I love…

September 18, 2008

I write about what I hate so often.  It comes naturally to me – I'm a sour old wart.  But I think people get the wrong idea about me… probably because I'm always acting like such a sour old wart.  Recently, someone very dear to me commented on my propensity toward acting like a "sociopathic automaton."  I thought it was very clever of her – if a little inaccurate.  I'm hardly an automaton.  "Automaton" implies a lack of will – that I'm a slave to my wickedness.  I'm not.  Not at all.  I'm a Gemini.  A cop out, sure.  But it's still true.

To be fair, her suggestion was really that I put on that facade in order to disguise my vulnerabilities… which, to a large extent, is true.  But that doesn't mean that it isn't honest, even if it is a lie.  Yes, there is a part of me that boils with frustration, fury and outrage.  There is a part of me that wants to tear the sky down and set the world on fire.  Do wicked things, just for the perversity of it.  But that's a small part.  A very small one.  And I believe that we all have a part like that in us – I'm just honest enough (and hammy enough) to wear it on my sleeve.  Not to pretend like this blog is totally honest or anything – I think my readership (since I've actually developed one, if you can believe it) understands that a great deal of the surreal outrage and spleen I vent onto this blog is part of a character.  A version of myself – not the wholeness of me.  There are about four people on earth who know the truest me.

Sadly, I'm not one of them. 


Sorry about that absurd digression.  I'm hiding from the last three pages of my critical paper.  I always do this – get up to the very end, and then go limp.  Feel free to take that however you like.

Back to my original point:

An impromptu list of things I love.

I love a woman's ponytail.  I love how they bounce, and how their hair catches sunlight.  Bouncing ponytails connect to a very primordial part of me – my inner-Neanderthal.  I see them and am simultaneously enraptured and aroused.  I adore ponytails.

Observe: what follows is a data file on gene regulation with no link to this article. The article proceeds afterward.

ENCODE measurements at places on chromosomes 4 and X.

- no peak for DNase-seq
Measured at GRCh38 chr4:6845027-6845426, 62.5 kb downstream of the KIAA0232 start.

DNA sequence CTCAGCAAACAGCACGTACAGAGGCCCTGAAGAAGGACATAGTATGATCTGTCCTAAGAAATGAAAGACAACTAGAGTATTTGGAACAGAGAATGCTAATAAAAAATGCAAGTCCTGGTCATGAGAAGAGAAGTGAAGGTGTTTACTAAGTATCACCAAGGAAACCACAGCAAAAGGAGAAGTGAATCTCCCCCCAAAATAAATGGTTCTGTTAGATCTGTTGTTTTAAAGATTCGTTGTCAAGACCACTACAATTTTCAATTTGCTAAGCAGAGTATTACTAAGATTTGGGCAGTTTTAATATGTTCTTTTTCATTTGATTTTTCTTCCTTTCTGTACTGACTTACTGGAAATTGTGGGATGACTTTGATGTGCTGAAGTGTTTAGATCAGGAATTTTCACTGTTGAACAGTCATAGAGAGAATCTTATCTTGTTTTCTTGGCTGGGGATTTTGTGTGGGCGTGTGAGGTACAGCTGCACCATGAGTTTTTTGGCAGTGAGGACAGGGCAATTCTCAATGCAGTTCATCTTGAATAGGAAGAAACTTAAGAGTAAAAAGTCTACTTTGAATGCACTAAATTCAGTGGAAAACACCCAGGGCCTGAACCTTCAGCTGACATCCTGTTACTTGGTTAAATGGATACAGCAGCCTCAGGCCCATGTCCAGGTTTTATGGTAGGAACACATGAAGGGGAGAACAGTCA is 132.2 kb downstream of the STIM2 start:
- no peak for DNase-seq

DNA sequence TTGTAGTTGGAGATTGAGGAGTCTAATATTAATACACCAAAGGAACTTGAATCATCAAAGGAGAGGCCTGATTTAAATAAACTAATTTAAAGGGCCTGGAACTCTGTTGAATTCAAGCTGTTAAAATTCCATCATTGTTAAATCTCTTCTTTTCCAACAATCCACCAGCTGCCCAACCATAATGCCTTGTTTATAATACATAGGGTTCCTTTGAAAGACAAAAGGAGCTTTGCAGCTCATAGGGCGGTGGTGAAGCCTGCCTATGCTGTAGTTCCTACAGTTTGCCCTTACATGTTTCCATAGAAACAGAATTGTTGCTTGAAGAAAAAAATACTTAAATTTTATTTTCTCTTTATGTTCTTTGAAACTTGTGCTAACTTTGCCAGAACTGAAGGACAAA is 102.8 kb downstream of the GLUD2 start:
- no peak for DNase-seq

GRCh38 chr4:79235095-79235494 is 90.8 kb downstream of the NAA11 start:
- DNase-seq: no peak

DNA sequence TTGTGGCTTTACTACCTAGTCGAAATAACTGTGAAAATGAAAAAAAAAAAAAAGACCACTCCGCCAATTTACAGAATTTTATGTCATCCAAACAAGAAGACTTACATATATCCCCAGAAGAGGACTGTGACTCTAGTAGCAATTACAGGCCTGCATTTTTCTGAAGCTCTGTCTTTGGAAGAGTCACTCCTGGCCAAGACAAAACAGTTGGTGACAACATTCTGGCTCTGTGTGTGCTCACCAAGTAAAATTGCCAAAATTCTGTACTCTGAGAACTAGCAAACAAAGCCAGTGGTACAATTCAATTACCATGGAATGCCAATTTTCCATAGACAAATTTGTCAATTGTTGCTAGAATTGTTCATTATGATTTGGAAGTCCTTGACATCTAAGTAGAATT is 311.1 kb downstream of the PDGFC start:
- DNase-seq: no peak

I love minute flaws in a person's face or body.  A tiny mark on someone's cheek.  A slightly wandering or crossed eye – not Marty Feldman or anything – just a slight skew to someone's eyes.  It's like they can see something I never can.

I love the smell of a bowl of really good hot and sour soup.  There's something about the tang of its scent that causes the soft bits in my mouth to convulse.  One whiff and I start to salivate like a bulldog – my salivary glands contorting like little, nude Romanians.

I love the Ode to Joy.  I love it.  I cannot make it through the Ode to Joy without falling apart.  There are a few pieces of music that cause me to break down – but that's the king.  I hear that piece – or pretty much anything by Beethoven – and every cynical thread in me snaps… unraveling into a quivering mound of pure, seething love.  If I could die to a piece of music, it would be the Ode to Joy.

I love cracking my knuckles.

I love the smell of books and antique book stores.

I love physics – and I love that I don't understand it.  I love that it's an endless struggle for me – that it refuses me the gratification of ever allowing me to know it, and that through that refusal it allows me the ability to see beyond it to its endless and profound beauty.

I love Star Trek.  I love that it's an entire universe – a whole reality constructed entirely out of science, literature and hope. 

I love animals.  Foxes, Corvids (ravens/crows), and Lemurs especially.  I love how their beauty is accidental – simply the reachings of genetic chance.  The same could be said for all of nature, I guess.  Yeah.  I love nature.

I love collective nouns.  To harken back to my corvid friends – an "unkindness of ravens" or a "murder of crows."  A "convocation of eagles."  A "cult of hyenas."  I get drunk on collective nouns like that.  It's indescribable, the joy I get from them.

I love the clarinet played in calypso, blues and jazz.  I love how soft and round it sounds.  How it croons like a ghost, or some dense, black voice.